Many years ago, a friend and his wife were asked to bring ice cream to the church social. Not just a gallon – their job was to pick up all of the ice cream for the group from the local creamery. Although they were planning to visit relatives in another town that day, the young couple planned their schedule around returning early enough to get the ice cream to the park before the party. When they arrived at the creamery, however, they were told that the ice cream had already been picked up. The leader who had given them the assignment, knowing they were out of town, had taken care of this errand.
Maybe my friend and his wife should have felt grateful that someone had their back. Instead, they felt frustrated that their carefully-planned return trip was in vain. They felt deflated that the leader who gave them the assignment didn’t believe they would carry it out. They wondered if they had a part to play. The sting, and the lesson, lingered. Over subsequent decades, whenever they have conversations about delegating tasks, they’ll ask, “Who’s bringing the ice cream?” This question serves not only to divvy up the work, but also to remind them to give ownership for a task to the one who it’s been delegated to.
Coaches can sometime act as “saviors,” prepared to jump in and save the day when someone is off their game. While it’s important that we ensure the final outcome is effective instruction for students, taking up the slack too often can backfire, reducing teachers’ preparation and motivation.
It may be tempting to keep a few tricks up your sleeve that you can pull out in the time of need. But if a teacher said she’d bring that research article to share with the group, let her do it. And if she forgets this time and the group doesn’t have what they need, she’ll probably be more likely to be prepared the next time around. If the data that’s needed for a decision is the responsibility of the classroom teacher, don’t bring the data yourself. An email reminder beforehand could be appropriate, but “bringing the ice cream” is not.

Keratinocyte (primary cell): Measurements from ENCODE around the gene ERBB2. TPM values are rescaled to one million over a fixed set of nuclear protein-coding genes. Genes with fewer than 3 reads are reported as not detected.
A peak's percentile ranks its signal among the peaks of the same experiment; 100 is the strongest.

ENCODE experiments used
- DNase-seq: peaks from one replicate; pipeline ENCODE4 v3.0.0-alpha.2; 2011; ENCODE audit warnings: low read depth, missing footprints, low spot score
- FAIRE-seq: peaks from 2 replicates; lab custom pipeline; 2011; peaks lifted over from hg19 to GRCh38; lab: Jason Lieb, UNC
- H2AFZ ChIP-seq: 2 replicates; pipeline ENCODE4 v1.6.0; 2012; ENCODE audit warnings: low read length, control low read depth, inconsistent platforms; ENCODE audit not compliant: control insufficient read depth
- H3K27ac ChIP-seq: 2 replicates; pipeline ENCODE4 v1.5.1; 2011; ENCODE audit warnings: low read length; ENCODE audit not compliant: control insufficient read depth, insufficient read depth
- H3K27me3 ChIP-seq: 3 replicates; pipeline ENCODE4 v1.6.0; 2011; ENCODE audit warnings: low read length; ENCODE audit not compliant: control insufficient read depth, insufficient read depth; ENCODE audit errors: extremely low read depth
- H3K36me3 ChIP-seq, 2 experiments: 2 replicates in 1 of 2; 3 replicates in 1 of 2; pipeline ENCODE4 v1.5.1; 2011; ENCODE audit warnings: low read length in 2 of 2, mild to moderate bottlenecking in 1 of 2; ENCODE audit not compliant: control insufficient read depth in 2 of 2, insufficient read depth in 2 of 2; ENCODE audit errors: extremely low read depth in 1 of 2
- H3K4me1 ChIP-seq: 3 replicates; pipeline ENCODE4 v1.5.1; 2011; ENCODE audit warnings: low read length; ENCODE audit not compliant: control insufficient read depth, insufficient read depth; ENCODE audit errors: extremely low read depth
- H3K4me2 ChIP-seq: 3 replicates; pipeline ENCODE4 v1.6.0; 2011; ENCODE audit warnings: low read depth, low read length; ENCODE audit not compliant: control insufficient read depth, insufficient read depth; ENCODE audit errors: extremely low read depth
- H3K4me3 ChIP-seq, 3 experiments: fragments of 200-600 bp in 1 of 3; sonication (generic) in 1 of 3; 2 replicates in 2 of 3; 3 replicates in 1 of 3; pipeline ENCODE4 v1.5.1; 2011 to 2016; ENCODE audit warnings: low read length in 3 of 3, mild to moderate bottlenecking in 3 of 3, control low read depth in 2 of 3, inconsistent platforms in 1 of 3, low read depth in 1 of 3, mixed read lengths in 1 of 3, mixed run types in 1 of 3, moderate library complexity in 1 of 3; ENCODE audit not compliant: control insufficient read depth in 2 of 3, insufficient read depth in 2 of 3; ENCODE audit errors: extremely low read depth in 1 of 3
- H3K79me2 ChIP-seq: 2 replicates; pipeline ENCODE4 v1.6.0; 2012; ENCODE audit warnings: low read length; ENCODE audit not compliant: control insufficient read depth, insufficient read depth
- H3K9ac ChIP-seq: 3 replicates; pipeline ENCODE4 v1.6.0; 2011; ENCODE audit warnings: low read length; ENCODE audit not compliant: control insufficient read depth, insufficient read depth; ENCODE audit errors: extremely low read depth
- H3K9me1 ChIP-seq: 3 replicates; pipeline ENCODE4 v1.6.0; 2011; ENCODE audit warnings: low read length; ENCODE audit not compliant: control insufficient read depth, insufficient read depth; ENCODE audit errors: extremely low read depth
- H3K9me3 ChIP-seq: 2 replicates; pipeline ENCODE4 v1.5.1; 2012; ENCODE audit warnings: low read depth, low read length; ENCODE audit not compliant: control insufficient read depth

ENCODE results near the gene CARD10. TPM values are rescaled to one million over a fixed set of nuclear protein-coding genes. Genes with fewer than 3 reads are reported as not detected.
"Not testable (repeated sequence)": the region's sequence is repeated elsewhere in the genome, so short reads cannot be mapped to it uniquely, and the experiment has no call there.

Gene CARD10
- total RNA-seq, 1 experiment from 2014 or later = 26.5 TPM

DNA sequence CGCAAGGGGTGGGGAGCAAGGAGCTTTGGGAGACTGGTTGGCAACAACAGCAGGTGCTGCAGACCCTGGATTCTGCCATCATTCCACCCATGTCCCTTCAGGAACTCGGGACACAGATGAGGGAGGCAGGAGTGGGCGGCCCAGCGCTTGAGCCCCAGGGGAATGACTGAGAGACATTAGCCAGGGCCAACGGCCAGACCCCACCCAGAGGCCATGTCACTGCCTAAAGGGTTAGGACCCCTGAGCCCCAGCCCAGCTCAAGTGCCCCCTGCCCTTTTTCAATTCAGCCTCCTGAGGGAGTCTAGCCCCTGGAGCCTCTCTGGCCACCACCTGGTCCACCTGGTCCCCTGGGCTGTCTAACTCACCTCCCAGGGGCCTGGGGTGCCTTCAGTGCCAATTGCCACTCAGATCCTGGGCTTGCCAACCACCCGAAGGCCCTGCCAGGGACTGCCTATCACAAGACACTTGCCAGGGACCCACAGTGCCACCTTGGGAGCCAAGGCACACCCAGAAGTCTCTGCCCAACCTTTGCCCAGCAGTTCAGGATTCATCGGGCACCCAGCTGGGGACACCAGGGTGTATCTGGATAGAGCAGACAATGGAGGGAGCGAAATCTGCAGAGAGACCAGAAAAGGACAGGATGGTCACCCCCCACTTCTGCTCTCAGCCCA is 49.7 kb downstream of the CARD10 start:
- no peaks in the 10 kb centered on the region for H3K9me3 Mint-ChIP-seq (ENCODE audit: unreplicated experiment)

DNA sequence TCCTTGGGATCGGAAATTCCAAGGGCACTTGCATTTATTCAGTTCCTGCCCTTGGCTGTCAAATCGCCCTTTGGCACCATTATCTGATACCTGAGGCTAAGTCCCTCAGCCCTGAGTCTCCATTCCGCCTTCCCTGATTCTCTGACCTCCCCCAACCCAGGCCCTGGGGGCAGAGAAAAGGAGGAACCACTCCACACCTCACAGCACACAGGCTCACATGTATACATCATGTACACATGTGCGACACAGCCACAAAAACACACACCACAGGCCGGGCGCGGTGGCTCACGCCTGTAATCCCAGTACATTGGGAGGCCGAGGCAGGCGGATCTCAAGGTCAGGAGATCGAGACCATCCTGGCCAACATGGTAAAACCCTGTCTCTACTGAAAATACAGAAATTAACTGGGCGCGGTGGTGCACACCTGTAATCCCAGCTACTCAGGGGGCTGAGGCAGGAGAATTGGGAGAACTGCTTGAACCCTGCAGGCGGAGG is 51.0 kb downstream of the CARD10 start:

I’m a firm believer that people rise to the expectations we have for them. Expect that teachers will live up to their commitments. Expect that they will follow through. Occasionally, the group may have to do without the ice cream, but the expectations and responsibility that are built will be worth the lack of dessert.
This week, you might want to take a look at:
Five reasons remote learning did not meet the needs of learners:
10 SEL learning strategies:
Writing-at-Home resources for young children 4 – 8 (great share for parents):
A 3-minute listen on the court’s decision that students have a right to learn to read:
6 Co-Teaching models:
That’s it for this week. Happy Coaching!
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